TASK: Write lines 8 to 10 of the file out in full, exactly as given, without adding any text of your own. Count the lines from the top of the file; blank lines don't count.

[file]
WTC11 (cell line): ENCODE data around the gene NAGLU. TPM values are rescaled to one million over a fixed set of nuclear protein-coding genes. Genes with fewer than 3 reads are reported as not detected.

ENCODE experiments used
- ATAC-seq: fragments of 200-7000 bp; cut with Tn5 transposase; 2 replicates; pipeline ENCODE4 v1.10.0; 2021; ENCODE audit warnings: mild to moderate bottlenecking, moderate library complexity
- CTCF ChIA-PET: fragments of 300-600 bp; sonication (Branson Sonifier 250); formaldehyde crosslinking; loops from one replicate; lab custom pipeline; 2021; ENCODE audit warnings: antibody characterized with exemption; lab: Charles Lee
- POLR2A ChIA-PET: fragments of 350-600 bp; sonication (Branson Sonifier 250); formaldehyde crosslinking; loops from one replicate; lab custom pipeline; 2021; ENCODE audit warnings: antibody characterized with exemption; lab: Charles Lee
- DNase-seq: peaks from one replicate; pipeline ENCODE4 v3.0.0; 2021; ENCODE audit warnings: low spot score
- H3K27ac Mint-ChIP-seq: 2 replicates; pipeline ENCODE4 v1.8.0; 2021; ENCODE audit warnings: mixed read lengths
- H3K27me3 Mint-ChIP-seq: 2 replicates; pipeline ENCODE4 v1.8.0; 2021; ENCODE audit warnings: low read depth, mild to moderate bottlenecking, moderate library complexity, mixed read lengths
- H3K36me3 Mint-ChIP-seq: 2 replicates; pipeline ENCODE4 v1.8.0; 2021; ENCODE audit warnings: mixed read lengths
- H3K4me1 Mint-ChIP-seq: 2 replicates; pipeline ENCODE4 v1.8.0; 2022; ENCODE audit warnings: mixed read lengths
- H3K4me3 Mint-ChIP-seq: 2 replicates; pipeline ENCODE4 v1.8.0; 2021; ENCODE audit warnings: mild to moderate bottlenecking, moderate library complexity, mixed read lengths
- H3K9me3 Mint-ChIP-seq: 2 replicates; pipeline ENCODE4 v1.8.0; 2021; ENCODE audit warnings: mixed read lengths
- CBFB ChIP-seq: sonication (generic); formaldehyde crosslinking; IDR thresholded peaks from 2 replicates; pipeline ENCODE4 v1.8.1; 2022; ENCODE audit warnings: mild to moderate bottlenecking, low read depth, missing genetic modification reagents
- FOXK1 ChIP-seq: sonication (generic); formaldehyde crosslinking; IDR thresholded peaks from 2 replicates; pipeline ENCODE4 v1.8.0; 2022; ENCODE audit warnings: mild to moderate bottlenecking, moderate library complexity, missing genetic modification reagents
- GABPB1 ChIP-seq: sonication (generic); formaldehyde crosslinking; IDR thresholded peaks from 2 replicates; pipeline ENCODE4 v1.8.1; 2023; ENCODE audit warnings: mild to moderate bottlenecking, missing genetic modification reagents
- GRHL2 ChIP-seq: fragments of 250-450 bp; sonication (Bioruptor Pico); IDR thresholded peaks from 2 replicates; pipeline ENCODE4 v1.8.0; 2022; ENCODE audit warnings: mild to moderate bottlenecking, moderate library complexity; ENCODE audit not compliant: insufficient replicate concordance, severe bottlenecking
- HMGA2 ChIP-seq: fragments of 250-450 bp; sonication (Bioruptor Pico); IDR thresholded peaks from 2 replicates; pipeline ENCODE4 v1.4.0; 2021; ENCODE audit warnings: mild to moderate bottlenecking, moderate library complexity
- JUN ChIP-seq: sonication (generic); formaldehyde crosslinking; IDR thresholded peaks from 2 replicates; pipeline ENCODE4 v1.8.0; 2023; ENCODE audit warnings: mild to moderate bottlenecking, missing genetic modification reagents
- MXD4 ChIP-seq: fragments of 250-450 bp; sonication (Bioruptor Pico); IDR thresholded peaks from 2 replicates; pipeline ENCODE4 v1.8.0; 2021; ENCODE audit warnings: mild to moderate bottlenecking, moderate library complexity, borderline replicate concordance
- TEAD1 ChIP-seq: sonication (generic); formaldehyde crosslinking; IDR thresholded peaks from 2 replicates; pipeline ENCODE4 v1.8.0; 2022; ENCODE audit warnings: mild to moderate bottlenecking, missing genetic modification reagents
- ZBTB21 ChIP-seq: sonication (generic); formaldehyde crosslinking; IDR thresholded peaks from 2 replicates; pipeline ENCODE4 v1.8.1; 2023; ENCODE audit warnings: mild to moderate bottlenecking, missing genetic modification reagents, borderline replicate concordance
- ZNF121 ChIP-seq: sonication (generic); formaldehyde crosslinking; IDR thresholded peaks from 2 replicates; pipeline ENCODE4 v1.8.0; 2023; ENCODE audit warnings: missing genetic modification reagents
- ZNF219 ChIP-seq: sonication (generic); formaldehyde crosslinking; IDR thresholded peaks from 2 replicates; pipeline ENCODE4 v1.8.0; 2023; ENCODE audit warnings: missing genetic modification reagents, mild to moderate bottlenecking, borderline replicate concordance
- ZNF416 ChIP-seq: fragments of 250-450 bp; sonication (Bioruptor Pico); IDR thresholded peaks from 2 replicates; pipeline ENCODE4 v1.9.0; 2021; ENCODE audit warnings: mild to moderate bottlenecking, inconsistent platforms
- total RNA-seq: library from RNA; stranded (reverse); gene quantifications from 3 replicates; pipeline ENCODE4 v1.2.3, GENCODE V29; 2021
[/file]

- H3K27me3 Mint-ChIP-seq: 2 replicates; pipeline ENCODE4 v1.8.0; 2021; ENCODE audit warnings: low read depth, mild to moderate bottlenecking, moderate library complexity, mixed read lengths
- H3K36me3 Mint-ChIP-seq: 2 replicates; pipeline ENCODE4 v1.8.0; 2021; ENCODE audit warnings: mixed read lengths
- H3K4me1 Mint-ChIP-seq: 2 replicates; pipeline ENCODE4 v1.8.0; 2022; ENCODE audit warnings: mixed read lengths